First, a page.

State Tax Incentives

Many states provide tax and nontax incentives to encourage brownfield and environmental cleanup. The most common types of tax incentives include:

  • Current expensing of capitalizable remediation costs;
  • Income tax credits;
  • Property tax abatements and exemptions; and
  • Tax incremental financing.

Environmental Remediation Cost Expensing

With the exception of Alaska, Florida, Nevada, South Dakota, Texas, Washington and Wyoming, most states that have a tax based on income use federal taxable income as the starting point for determining state taxable income. The two exceptions are Arkansas and Minnesota, which use their own set of rules. However, even these two states make reference to federal taxable income in their determination of state taxable income. The states will then make modifications to federal taxable income to arrive at state taxable income before apportionment.

California and New Hampshire are two states that modify federal taxable income with respect to Sec. 198. California allows expensing similar to Sec. 198 under its own set of rules but allows only the expensing of costs incurred on or before December 31, 2003 (CA Rev. & Tax. Code §24369.4). Other states that conform to the Code as of a date before the extension of Sec. 198 through 2007 may allow remediation costs to be expensed, but their effective date may not match the federal date.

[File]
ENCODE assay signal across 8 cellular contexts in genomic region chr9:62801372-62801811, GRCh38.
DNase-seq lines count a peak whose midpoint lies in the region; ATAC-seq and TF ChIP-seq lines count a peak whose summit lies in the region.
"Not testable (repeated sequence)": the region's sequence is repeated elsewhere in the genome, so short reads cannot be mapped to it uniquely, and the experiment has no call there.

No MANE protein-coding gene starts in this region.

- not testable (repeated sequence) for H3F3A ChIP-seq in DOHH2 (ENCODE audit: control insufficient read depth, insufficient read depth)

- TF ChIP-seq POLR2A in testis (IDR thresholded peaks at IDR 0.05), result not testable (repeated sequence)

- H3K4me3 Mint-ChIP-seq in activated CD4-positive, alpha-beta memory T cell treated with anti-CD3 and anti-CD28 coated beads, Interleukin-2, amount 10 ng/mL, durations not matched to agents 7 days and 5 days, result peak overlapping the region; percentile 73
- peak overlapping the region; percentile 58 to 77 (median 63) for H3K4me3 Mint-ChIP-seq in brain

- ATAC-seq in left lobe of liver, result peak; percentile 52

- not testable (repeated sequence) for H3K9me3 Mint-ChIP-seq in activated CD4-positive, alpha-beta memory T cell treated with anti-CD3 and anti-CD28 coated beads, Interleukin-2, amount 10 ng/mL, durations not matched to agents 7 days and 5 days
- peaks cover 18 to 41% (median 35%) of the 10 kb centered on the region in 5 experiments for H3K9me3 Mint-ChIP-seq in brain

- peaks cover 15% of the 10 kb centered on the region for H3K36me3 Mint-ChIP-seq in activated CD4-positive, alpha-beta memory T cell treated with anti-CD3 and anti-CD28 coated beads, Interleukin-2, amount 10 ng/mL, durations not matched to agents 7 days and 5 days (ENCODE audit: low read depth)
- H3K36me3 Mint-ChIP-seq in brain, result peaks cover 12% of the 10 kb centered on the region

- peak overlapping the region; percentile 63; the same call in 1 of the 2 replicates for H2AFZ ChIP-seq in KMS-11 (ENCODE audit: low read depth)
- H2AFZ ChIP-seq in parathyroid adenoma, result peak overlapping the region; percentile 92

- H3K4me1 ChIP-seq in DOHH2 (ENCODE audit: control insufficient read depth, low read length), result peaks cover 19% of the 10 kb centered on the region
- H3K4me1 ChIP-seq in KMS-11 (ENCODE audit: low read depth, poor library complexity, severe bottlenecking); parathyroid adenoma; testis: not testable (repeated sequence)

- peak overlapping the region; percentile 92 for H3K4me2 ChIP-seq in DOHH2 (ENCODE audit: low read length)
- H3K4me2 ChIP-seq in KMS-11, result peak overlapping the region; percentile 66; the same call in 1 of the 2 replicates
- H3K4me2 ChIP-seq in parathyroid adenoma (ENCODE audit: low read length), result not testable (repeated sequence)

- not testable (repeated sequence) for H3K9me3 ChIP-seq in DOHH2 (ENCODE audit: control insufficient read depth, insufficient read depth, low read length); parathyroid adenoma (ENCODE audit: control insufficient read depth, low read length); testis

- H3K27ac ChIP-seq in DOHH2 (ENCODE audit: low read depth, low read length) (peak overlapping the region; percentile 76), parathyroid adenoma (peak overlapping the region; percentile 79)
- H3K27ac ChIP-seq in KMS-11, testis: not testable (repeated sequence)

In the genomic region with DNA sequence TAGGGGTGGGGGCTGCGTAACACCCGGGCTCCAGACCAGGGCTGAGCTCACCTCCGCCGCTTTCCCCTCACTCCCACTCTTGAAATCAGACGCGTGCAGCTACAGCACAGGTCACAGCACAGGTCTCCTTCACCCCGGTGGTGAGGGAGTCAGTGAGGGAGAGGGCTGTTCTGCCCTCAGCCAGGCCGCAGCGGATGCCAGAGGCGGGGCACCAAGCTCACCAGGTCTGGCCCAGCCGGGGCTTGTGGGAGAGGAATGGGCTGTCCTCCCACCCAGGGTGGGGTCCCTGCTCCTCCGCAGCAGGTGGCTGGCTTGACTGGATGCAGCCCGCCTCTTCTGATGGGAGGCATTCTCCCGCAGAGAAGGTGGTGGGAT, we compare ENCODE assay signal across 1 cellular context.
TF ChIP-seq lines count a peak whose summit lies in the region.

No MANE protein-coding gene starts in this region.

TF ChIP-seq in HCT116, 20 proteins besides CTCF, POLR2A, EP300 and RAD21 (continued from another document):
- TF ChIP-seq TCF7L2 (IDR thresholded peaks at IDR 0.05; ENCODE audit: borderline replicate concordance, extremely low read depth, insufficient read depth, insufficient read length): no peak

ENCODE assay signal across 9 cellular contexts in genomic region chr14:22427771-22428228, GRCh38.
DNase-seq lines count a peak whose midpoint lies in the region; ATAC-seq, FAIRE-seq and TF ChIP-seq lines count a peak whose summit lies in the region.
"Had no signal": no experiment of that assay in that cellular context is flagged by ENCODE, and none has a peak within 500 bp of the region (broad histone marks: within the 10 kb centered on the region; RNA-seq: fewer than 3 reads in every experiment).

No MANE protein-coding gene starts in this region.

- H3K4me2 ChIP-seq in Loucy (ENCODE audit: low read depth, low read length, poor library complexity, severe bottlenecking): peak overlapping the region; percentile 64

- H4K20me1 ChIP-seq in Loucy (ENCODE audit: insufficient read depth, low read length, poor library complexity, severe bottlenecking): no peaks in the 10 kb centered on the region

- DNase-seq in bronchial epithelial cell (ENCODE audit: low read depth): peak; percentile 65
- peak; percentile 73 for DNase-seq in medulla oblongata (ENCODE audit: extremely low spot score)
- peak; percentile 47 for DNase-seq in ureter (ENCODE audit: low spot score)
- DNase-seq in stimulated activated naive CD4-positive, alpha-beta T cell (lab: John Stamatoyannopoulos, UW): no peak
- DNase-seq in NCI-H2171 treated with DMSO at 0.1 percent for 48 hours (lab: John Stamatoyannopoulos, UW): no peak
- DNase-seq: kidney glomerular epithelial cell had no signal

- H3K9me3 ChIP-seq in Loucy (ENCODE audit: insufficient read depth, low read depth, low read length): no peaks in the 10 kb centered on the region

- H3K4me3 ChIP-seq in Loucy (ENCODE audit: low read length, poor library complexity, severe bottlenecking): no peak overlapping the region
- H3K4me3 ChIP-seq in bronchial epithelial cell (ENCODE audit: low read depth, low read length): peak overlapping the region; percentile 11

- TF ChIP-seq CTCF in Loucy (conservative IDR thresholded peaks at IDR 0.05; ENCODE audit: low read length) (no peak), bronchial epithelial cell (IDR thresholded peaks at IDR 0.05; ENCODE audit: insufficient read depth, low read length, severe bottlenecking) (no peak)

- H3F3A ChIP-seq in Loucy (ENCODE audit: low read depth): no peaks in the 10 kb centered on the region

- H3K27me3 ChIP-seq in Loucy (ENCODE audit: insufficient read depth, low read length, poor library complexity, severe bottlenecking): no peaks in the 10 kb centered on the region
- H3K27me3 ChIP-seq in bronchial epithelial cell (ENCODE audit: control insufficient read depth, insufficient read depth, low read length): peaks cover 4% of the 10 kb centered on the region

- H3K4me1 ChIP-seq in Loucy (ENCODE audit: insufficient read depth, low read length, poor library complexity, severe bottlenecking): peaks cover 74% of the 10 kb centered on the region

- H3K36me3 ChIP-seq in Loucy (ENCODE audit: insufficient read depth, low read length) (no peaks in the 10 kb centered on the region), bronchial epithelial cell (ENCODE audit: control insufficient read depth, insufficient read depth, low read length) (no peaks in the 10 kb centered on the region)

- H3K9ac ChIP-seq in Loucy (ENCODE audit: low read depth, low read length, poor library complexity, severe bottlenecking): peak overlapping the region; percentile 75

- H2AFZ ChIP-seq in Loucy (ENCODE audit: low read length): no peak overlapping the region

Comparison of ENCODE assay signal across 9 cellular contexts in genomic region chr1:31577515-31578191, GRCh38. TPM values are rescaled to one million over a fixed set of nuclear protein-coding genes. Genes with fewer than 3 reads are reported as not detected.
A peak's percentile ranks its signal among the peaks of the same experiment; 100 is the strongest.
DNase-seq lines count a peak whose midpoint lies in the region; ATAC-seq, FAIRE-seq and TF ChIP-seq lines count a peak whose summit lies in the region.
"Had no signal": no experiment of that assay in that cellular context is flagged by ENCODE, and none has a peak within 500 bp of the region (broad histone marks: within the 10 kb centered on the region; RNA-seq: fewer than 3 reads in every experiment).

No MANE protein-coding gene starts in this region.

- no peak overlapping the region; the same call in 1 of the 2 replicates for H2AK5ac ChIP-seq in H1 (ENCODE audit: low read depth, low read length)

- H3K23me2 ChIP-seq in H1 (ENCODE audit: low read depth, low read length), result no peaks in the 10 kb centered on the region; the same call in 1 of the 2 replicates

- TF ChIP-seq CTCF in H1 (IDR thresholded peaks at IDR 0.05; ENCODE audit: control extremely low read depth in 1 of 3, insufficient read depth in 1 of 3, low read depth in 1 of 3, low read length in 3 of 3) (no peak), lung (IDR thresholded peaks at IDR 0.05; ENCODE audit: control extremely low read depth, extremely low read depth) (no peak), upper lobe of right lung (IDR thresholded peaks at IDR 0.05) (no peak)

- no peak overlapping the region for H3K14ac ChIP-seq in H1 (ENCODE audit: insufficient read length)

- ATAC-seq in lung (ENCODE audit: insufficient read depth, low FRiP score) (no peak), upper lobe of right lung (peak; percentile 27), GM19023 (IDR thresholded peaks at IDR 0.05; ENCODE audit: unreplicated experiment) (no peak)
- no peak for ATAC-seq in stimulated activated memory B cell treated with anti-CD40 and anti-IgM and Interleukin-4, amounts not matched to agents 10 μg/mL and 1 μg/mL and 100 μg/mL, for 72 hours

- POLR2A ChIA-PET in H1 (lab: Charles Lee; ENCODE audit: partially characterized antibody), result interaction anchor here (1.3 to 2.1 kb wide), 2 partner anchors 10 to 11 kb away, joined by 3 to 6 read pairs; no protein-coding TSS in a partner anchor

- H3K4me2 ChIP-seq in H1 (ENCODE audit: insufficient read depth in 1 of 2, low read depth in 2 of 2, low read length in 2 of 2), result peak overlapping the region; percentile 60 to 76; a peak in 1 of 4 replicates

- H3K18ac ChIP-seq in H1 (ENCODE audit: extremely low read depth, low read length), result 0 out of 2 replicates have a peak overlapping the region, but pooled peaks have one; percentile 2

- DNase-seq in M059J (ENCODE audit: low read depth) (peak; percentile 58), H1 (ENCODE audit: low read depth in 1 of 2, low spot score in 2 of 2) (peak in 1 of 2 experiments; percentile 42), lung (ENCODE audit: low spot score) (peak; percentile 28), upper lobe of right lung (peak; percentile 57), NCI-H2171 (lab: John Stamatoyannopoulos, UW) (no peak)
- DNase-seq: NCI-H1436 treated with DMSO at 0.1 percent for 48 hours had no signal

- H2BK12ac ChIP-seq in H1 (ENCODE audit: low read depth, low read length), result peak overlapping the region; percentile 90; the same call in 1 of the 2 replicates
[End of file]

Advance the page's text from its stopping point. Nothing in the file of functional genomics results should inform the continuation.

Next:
Practice tip: Taxpayers need to determine how their states treat environmental remediation costs. This will become even more critical if Sec. 198 is not extended.

Income Tax Credits

Many states (including Colorado, Florida, Indiana, Kentucky, Louisiana, Massachusetts, Michigan, Mississippi, Missouri, New York, South Carolina and Wisconsin) provide some form of income tax credit for brownfield and environmental remediation. The amount of the credit is usually equal to a percentage of the remediation costs up to a designated amount. Some states allow only a non-responsible party to claim the credit. In almost all states the taxpayer must obtain approval from the appropriate government agency before undertaking the remediation.